Picture the scene…. You’re in a sales demo, the company CEO just arrived… late, apologises and immediately jumps into aggressive questioning. This is the biggest deal in your pipeline, you’ve been forecasting it for nine months, and, suddenly, it’s being threatened.
So, how do you respond when a customer makes a point, raises a concern, or critiques your product/service in a way that’s fundamentally inaccurate? I’ve got a few ideas. But first, where exactly did this annoyingly idealistic phrase come from?
The Customer is Always Right
The phrase, “The customer is always right,” was brought to the mainstream in the early 20th century by Harry Gordon Selfridge, founder of Selfridges Department Store.
Is the customer always right?
Well…. No! Not every customer will be right for your business and some may even be bad for your business. If you view the customer as “always right” you could overload your customer services team and ultimately waste time and money.
What to Do When the Customer Isn’t Right
1. Remember, miscommunication is part of a full schedule
First, smile, then take a deep breath. Then, remember miscommunication usually means you’re doing something right.
Always be tweaking – Never stop looking for ways to improve your presentation. Use call reviews, check-ins, and prospect meetings to hone your message, listen to feedback, and ask how you can get better.
Put your friends and family to work – Your presentations should be clear enough that someone with little-to-no familiarity with your company understands what you do when you’re done speaking. Ask for honest feedback, and be prepared to put it to use.
2. Understand your buyer better
Customers are more demanding and more educated than ever. The good part about this is that prospects do a lot of research on your company before you jump on your first call. This means, your prospect might come to your first meeting with incorrect assumptions about your product/service.
Study your buyer personas. Determine the standard questions your prospects ask, and anticipate the answers. The more familiar you are with the evolution of your buyer persona in real time, the better you can anticipate what they’ll ask next.
Determine your prospect’s sophistication level. How interested are they in digging into the details of your product/service? Would they rather you provide only a high-level overview? Specifically ask what they’d like to get from your time together, and alter your message accordingly.
3. Practice active listening
During every call or meeting you host, periodically stop and review what you’ve heard. Simply ask, “What I’m hearing is that you’re happy with service X and offer Y, but you’re worried the monthly cost will still be too high. Is that correct?”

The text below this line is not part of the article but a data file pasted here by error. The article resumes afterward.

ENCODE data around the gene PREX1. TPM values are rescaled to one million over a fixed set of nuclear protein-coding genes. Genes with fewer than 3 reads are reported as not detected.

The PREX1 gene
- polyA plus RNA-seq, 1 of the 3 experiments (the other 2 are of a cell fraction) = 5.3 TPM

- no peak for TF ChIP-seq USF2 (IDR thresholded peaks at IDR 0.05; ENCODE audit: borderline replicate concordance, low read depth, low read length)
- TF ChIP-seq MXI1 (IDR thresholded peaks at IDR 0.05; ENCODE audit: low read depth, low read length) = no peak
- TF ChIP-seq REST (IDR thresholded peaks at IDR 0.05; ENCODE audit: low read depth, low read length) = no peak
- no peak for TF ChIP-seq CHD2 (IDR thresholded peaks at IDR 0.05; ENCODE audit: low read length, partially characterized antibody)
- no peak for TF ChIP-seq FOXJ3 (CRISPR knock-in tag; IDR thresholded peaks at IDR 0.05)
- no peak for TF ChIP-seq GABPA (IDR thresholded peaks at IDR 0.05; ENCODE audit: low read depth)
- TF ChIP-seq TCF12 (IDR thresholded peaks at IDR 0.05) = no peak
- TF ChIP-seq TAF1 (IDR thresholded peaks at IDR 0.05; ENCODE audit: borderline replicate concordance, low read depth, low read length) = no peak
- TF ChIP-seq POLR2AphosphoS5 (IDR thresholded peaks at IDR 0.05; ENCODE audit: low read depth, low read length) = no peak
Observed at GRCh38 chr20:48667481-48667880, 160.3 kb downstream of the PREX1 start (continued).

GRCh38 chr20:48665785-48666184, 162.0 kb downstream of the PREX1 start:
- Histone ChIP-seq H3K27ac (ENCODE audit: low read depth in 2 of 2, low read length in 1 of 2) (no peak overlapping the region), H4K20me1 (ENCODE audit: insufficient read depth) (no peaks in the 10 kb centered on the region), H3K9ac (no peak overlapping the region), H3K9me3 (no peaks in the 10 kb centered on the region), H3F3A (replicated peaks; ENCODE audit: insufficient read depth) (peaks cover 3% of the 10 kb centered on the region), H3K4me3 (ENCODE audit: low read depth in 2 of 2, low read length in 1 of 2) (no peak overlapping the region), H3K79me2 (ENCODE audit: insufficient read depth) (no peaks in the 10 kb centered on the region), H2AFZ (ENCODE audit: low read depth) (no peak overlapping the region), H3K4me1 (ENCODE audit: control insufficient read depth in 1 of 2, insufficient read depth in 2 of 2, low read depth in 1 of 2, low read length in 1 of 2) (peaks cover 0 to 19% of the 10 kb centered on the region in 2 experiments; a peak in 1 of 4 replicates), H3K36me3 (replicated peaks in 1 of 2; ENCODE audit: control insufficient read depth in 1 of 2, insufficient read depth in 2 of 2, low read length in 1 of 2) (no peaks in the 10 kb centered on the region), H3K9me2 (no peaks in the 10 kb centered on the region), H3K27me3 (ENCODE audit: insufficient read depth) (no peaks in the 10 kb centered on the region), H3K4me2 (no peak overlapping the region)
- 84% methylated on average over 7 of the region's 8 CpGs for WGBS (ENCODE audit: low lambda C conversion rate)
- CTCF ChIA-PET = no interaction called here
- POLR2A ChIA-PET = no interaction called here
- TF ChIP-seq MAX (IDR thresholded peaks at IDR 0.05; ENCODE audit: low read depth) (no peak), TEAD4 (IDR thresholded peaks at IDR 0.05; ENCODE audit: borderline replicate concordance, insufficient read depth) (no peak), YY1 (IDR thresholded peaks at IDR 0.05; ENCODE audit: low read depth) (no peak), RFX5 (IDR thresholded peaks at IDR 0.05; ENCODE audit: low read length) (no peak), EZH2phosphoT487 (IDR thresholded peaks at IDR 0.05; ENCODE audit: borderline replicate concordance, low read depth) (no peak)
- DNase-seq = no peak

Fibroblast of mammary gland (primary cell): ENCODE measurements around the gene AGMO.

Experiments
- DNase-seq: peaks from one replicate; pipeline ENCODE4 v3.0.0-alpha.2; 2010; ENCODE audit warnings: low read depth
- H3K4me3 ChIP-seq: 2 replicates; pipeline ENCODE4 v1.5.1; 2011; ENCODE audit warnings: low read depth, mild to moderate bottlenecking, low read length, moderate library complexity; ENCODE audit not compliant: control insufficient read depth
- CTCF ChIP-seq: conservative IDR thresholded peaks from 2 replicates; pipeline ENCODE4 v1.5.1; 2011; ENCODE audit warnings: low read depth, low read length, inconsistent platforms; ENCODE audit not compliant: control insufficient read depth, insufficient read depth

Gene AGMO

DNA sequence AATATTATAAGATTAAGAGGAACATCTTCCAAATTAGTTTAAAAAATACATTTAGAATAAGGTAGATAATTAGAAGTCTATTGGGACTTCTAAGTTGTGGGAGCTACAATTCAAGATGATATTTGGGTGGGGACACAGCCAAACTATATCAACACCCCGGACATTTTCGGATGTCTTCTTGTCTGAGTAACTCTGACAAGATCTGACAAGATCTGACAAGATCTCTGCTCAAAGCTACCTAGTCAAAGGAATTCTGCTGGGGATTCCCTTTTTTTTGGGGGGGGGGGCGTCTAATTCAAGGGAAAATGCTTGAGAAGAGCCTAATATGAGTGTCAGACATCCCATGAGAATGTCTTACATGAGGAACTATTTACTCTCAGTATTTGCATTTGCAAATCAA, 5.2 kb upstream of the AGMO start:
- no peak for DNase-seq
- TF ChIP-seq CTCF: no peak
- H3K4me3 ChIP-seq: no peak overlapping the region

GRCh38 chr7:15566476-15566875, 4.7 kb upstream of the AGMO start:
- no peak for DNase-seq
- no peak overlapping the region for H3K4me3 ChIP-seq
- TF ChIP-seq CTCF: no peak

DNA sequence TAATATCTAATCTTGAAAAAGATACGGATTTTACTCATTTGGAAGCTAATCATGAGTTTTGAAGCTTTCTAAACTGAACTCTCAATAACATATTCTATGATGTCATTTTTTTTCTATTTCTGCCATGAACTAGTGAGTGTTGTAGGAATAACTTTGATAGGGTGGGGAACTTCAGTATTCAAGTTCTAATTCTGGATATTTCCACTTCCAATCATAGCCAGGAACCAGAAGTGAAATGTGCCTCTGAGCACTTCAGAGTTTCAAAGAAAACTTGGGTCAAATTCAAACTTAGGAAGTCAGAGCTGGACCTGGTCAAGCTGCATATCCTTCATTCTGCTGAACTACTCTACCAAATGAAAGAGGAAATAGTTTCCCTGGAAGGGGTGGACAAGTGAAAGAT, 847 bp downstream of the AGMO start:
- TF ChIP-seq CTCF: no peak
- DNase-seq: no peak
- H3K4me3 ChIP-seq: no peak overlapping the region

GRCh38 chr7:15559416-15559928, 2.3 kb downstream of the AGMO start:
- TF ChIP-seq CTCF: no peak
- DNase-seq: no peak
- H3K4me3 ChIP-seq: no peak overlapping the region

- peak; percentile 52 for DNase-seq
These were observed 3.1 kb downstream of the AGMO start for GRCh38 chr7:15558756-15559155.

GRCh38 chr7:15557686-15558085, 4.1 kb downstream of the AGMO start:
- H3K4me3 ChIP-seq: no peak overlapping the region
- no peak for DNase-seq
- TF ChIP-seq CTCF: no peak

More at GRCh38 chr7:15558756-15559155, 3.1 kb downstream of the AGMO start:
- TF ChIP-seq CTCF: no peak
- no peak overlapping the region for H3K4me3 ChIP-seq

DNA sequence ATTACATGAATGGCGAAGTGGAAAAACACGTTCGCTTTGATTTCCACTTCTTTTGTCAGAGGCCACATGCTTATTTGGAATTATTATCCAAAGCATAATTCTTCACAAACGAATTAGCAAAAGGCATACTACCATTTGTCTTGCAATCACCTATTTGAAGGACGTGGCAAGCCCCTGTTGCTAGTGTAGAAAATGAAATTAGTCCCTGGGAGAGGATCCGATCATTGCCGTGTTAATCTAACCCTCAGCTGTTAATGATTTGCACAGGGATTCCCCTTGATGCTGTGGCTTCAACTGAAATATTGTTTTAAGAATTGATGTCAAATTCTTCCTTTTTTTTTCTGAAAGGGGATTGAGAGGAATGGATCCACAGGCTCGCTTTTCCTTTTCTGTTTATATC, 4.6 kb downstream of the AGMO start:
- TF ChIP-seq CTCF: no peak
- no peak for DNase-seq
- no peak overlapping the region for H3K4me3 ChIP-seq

This ensures you’re on the same page before steamrolling ahead. If your prospect answers, “Actually, our reservations stem from a different area …” you can clarify and correct any misconceptions before they become a misunderstanding.
4. Avoid negative power statements
Conflict with a prospect isn’t conducive to winning deals. When faced with aggressive questioning or accusatory statements, avoid negative power statements that only serve to drag you down.
Phrases like, “That’s wrong,” “No way,” “That’s not the way it works,” and “Who told you that?” won’t win you any friends or positively influence a deal.
Instead, if a prospect says something factually incorrect, slow down the conversation and repeat what you’ve heard, saying, “So, what I’m hearing is that you’ve heard our product doesn’t work for construction companies. Can you tell me more about that?”
Once they’re finished, move the conversation forward in one of the following diplomatic ways:
“I see how you could draw that conclusion. There’s a lot of truth in there, but there’s also a little more to the story.”
“I hear that sometimes. Let me speak to a few of those concerns.”
The key to disagreeing without killing a deal are threefold. First, be able to differentiate between facts and opinion. To do this well, you must know your product/service better than the back of your hand.
Don’t have the facts necessary to contradict a prospect in the meeting? Say, “That’s interesting. Let me talk to our team and get back to you with some answers.”
Second, respect everyone’s experience and perspective. It’s easy to feel indignant or write your prospect off as arrogant. Instead, respect the fact they’ve come to this conclusion in a thoughtful way, and understand it’s your job to address their concerns — which brings us to the final part.
Take responsibility for explaining the correct answer clearly. It’s likely not your fault your prospect is misinformed. But it is your responsibility to clear things up, and leave the prospect with a positive impression of you, your company, and your product/service. Use these tips to do that and do it well.
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